What is a House Facelift? How to Renovate Your House Exterior

We all need a makeover now and again and houses are no exception. Done right, a house facelift can add value and boost the kerb appeal of your home, which is particularly important if you’re looking to sell or rent. 

But what exactly is it? 

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What is a House Facelift? 

A house facelift is any cosmetic or structural improvement, renovation or remodelling to the exterior, whether it’s freeing a 20th century façade from dated 80s pebbledash, rescuing a period place from past mistakes, adding or removing features or even changing the shape of the building. It is a common, but often overlooked, home renovation project. 

5 Popular Exterior Home Renovation Ideas

1. Adding a Home Extension

Extending your home outwards or upwards transforms its liveability and look. Gain another bedroom, study, conservatory, a more practical kitchen, or even double the size of a tiny bungalow without the hassle and expense of moving. Even smaller, highly affordable additions like porches or bay windows have a dramatic impact on interior space and light. 

Before building an extension on a house, speak to an estate agent about the impact on resale value. For example, garage conversions are a good way to gain space but secure off-road parking is highly prized so think carefully before repurposing. Also, check you’ll be covered by your insurance and if you need a Party Wall Agreement with neighbours.  

What is a House Facelift? How to Renovate Your House Exterior

2. A New Roof

Altering roof shape is a costly, labour intensive job but has a big impact on the appearance and comfort of your home, especially if done as part of an extension or loft conversion. On period properties, inappropriate flat-roofed extensions or low-pitched roofs can also be improved by changing the design or disguising them with a gable or parapet. Even cosmetic changes like swapping dirty white PVC for black or galvanised guttering will improve the appearance.  

3. New Paint or Cladding 

Painting in a neutral shade is a quick and affordable way to lift an exterior or unify mismatched elements. Alternatively, cladding can completely upgrade the appearance as well as add insulation. Forget clunky 80s stonework, there’s now a huge range of materials to choose from: laminates, composites, timber, tiles, brick, even metal, PVC and more. Your contractor can advise on the best for your home, as well as maintenance and compliance with thermal efficiency and local regulations. Ask to see aged samples to know how it will wear over time. 

4. Replace Old Windows and Doors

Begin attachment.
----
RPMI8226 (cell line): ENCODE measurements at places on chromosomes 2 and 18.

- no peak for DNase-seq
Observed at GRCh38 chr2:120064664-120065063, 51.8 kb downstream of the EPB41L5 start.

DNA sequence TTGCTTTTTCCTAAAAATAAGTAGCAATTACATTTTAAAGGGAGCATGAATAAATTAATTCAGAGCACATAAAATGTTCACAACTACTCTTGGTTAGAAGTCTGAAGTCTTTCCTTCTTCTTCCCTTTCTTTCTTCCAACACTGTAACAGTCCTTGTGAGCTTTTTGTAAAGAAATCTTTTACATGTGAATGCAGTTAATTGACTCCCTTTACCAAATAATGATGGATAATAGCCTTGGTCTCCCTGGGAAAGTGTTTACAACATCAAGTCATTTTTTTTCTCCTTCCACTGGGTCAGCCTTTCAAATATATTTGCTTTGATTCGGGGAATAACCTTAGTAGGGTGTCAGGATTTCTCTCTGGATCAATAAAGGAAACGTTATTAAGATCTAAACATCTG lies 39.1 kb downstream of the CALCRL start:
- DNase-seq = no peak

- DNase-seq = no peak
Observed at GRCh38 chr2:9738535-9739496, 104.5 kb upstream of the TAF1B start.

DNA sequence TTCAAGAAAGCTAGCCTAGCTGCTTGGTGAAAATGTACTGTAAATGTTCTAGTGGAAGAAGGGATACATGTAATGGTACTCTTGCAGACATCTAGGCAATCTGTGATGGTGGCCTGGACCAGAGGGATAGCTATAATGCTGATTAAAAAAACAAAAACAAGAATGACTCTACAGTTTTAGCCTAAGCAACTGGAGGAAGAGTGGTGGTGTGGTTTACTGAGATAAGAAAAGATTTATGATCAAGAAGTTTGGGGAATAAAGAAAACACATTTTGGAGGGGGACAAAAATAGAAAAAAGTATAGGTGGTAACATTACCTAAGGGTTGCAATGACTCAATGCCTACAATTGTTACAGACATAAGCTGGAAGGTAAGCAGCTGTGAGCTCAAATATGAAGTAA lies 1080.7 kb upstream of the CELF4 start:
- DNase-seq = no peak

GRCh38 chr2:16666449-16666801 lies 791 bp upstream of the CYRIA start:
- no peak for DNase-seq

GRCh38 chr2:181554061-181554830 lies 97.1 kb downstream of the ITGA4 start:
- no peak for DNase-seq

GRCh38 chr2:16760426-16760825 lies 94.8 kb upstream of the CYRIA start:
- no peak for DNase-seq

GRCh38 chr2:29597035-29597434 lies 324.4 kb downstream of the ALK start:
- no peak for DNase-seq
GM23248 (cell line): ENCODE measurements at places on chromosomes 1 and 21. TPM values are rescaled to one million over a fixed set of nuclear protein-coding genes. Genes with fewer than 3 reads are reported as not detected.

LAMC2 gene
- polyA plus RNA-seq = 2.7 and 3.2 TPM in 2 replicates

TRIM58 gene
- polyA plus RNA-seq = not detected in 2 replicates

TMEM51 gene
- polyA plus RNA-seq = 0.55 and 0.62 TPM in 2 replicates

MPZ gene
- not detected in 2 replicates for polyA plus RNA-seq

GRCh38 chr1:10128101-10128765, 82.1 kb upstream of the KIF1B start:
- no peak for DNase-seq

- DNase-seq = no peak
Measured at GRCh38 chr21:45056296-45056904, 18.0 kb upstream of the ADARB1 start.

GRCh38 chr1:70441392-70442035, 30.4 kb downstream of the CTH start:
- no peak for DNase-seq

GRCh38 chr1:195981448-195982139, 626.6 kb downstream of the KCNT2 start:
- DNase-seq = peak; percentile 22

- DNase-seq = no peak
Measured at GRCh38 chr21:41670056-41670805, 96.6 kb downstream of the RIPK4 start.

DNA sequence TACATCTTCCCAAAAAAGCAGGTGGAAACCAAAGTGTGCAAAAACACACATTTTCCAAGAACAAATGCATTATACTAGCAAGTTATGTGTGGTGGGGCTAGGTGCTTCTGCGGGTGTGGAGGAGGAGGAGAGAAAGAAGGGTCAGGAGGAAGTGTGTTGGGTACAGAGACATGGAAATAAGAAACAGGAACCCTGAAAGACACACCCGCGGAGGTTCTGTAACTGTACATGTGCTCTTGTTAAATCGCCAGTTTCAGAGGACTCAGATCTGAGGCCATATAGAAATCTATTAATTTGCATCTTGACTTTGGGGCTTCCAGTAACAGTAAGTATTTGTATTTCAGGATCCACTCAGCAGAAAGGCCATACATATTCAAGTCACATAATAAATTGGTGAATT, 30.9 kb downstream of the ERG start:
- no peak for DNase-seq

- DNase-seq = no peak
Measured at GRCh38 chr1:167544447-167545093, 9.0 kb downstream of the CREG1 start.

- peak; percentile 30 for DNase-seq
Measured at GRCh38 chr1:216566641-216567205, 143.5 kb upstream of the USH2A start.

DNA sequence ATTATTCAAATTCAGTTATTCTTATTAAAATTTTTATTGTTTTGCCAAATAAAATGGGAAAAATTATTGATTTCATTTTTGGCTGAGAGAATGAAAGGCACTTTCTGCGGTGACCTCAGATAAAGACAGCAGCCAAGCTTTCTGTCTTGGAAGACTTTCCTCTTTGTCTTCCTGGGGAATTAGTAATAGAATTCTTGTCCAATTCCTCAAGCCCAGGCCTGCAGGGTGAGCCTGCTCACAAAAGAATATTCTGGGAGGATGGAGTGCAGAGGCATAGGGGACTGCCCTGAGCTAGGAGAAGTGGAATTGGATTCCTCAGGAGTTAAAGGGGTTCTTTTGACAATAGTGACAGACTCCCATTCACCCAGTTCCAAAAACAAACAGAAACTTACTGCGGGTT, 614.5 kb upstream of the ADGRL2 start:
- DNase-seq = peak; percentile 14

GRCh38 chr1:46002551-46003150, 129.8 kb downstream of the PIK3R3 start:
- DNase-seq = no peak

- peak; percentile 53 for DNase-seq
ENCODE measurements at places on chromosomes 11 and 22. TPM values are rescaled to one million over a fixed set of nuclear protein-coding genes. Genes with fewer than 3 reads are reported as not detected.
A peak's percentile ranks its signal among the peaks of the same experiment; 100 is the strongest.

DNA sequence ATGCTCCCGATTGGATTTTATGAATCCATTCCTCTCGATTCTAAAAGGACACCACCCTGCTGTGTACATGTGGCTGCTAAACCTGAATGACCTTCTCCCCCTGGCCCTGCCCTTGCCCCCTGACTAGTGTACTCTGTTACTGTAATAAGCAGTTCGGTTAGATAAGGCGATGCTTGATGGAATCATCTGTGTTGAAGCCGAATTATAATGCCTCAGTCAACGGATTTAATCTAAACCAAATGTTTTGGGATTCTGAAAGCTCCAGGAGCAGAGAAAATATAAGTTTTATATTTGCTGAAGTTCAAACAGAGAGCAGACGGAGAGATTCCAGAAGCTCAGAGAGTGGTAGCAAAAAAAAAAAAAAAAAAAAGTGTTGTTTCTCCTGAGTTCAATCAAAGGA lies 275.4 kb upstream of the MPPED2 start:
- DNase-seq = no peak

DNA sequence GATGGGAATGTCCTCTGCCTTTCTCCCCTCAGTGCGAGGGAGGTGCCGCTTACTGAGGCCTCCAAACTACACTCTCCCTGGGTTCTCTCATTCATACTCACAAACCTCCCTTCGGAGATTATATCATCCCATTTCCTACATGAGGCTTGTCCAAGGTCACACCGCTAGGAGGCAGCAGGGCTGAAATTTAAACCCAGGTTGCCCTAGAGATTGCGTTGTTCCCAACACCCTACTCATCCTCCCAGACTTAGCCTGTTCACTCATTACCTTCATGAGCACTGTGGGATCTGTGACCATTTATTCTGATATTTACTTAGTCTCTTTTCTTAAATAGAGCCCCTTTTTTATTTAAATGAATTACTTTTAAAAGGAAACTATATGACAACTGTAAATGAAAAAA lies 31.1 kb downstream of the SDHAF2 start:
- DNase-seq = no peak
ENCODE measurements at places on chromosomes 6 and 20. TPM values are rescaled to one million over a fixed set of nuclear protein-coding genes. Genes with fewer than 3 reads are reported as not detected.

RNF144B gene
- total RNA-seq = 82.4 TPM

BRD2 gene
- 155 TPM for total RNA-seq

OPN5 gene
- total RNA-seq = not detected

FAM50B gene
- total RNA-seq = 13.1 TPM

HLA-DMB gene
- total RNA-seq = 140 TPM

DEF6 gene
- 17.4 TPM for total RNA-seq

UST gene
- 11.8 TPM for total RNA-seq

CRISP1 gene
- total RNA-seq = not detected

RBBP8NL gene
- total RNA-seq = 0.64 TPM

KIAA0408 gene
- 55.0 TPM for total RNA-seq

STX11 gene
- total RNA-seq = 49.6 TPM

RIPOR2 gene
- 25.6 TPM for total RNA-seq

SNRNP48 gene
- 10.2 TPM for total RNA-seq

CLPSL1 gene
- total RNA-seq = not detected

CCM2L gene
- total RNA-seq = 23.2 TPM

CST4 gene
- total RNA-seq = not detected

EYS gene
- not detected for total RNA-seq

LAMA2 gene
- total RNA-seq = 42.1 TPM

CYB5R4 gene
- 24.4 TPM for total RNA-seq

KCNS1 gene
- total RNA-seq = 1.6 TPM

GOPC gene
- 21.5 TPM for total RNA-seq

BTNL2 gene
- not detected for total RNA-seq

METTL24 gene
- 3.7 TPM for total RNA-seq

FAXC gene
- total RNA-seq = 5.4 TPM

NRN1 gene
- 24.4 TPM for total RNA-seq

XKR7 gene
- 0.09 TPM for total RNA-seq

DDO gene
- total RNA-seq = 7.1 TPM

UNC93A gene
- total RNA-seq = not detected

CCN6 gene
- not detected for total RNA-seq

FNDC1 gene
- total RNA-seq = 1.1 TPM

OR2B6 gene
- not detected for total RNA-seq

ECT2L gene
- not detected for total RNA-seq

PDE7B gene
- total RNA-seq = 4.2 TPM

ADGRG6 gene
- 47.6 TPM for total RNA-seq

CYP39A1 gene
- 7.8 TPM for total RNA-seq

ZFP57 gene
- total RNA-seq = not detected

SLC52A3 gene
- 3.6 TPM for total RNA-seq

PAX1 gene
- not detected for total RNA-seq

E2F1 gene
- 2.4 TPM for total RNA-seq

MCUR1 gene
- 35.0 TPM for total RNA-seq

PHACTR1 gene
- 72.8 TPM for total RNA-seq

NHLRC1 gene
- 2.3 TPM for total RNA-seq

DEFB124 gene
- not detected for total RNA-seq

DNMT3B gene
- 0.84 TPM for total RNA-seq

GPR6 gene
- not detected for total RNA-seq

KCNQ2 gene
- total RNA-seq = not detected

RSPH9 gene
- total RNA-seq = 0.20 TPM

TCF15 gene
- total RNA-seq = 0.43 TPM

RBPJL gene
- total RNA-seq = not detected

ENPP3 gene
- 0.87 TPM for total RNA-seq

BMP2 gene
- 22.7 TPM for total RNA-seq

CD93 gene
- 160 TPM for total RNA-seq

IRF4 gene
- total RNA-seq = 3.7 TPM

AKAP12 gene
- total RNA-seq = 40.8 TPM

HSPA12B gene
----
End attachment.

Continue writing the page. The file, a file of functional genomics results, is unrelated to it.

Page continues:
Windows are the ‘eyes’ of a house so upgrading to more secure and energy-efficient models not only wards off draughts and burglars, it has a big impact on the character, as does adding or changing shutters. Choose from slimline aluminium frames, uPVC flush sashes, timber alternatives, woodgrain finishes and more, and always look for a high Window Energy Rating. 

A new front door in anything from PVCu to composites to veneered timber or solid hardwood also improves security and appearance. For a period door, try reclamation yards or commission a joiner. Whatever you choose, never get the cheapest; a solid door with modern security features both improves your safety and appeals to buyers. 

A fresh coat of paint is an even quicker fix. Choose serene colours like blue, lilac or purple or the understated elegance of black or grey. Vibrant teal is another popular colour that works year-round, but avoid bright pink, brown, yellow or orange as these rarely look good and could even affect value. 

5. Landscaping

This has high DIY potential and can really complement your home, though it’s worth consulting a professional about how to make the most of the space. Also, which features or plants suit the style. Decks and patios are a must-have summer feature and outdoor lighting makes for an enchanting outdoor space. Or you could upgrade desirable off-street parking by resurfacing with Tarmac, block paving or gravel, popular for ease of maintenance and burglar-deterring crunch. 

There’s loads you can do to improve your home’s exterior, and the good news is Permitted Development Rights mean much of it—even some extensions—doesn’t require planning permission. You should, however, comply with building regulations and respect the original style and materials so check with local authorities first, especially if you live in a listed building or conservation area. 

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